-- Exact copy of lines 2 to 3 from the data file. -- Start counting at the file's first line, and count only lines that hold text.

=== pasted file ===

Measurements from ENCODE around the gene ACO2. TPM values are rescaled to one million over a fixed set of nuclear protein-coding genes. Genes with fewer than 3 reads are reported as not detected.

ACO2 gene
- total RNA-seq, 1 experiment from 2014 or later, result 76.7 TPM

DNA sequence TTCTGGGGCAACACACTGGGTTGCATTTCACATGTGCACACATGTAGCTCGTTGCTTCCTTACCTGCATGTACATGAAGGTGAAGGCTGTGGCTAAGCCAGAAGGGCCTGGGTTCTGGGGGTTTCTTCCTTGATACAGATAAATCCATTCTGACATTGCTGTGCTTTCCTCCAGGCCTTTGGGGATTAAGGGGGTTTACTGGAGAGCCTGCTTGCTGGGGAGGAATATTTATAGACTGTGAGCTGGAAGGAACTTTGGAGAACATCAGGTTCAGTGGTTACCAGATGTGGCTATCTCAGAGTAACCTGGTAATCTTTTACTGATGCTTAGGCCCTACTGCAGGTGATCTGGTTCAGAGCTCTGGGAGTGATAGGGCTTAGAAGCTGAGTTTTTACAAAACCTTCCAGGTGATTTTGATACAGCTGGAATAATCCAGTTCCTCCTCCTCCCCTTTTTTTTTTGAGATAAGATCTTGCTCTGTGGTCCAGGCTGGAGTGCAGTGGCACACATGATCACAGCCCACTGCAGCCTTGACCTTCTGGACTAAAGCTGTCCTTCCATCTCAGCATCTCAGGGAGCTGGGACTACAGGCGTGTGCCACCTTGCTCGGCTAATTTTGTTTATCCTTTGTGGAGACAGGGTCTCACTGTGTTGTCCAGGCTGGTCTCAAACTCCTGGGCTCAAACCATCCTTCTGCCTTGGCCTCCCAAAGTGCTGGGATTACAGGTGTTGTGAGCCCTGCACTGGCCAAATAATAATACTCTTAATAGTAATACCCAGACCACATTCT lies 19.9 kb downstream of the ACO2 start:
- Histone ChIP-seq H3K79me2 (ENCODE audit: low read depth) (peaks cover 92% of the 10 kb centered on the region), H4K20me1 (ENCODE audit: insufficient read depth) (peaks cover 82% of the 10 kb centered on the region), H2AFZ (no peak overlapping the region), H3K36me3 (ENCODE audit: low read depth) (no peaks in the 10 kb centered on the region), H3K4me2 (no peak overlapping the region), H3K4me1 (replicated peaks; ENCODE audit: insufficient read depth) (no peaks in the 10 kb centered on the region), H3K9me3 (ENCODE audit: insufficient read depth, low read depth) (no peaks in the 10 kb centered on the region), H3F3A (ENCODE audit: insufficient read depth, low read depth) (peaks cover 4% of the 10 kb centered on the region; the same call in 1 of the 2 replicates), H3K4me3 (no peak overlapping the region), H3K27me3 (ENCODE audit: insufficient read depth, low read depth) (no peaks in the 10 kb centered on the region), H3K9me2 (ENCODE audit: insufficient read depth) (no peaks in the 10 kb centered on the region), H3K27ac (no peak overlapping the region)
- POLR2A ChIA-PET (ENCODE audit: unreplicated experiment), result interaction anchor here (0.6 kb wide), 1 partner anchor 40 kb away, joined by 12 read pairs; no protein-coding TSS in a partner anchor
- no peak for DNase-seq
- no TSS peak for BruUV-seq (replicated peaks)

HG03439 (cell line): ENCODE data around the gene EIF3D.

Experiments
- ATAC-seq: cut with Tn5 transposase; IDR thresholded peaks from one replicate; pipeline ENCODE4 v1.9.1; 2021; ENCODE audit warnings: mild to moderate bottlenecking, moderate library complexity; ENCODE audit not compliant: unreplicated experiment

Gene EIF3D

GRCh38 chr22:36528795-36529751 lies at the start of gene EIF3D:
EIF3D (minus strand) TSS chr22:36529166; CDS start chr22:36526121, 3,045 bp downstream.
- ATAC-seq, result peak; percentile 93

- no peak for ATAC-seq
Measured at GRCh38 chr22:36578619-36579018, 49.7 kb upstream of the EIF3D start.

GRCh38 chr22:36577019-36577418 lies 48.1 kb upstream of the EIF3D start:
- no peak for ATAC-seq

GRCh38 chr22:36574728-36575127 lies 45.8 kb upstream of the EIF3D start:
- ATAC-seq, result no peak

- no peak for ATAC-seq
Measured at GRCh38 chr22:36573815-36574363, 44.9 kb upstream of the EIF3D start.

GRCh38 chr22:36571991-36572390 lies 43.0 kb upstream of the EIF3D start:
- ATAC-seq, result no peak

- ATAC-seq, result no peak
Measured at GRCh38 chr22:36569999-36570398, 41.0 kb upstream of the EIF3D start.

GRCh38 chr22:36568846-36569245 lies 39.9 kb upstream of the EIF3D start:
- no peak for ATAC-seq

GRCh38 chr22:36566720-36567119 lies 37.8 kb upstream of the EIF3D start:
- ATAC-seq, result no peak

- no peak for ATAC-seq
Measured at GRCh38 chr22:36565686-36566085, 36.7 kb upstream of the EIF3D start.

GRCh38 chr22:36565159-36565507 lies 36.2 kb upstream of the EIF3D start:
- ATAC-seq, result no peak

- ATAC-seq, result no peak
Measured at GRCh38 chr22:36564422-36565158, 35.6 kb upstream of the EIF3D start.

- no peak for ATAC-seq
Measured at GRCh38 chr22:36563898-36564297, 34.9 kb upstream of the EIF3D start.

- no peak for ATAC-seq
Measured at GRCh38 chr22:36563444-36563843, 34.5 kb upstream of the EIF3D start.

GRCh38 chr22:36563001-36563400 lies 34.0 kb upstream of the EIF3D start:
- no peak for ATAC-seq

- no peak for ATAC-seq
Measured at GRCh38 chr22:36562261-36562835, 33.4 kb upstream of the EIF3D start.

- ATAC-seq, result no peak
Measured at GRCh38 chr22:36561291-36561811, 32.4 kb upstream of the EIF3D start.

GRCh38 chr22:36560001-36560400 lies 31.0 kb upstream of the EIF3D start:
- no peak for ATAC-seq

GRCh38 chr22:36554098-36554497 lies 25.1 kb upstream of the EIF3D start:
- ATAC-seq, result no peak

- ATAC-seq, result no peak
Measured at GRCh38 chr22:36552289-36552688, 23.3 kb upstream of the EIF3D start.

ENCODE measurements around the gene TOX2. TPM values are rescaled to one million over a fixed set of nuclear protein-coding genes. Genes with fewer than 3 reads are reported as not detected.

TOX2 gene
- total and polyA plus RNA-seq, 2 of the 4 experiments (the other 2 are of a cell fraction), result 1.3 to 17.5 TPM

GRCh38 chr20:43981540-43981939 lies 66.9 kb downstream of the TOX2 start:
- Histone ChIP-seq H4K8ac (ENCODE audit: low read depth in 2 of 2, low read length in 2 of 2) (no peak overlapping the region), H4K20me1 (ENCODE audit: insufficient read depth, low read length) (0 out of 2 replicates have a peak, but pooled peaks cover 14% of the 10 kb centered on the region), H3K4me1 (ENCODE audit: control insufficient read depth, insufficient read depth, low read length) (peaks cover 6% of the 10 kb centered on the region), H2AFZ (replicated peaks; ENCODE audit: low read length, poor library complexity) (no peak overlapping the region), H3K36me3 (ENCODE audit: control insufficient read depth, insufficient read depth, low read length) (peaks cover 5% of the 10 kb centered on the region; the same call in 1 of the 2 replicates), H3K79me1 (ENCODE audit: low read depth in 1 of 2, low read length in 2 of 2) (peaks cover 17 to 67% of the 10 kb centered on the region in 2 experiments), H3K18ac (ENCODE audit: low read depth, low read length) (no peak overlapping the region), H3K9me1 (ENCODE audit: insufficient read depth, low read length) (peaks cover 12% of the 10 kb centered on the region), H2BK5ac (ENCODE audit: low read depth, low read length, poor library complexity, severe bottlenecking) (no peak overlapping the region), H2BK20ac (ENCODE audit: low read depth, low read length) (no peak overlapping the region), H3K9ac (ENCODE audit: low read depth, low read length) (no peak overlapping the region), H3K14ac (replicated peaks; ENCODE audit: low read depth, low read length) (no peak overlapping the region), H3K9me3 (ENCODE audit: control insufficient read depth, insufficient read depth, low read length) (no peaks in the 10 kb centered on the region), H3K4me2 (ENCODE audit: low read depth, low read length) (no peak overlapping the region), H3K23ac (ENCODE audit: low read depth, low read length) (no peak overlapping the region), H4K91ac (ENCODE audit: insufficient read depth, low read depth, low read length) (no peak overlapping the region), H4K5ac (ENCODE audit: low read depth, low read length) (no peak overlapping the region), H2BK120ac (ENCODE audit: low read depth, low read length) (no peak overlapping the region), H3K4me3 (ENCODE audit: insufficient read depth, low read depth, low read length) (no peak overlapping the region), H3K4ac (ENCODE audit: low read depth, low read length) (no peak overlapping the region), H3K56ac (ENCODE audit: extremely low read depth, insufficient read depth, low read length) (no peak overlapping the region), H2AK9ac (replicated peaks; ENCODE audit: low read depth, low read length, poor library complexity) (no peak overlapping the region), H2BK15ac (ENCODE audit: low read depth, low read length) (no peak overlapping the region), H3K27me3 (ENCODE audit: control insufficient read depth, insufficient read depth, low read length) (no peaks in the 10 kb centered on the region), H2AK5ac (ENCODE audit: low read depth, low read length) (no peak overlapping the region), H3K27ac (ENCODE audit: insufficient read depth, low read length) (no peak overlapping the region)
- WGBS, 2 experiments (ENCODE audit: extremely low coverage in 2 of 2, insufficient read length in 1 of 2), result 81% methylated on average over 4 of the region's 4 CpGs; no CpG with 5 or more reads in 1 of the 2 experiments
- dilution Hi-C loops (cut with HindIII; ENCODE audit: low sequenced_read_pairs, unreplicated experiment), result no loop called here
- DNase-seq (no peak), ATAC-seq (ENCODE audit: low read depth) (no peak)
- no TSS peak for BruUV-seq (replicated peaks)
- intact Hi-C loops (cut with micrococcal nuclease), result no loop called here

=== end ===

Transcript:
ACO2 gene
- total RNA-seq, 1 experiment from 2014 or later, result 76.7 TPM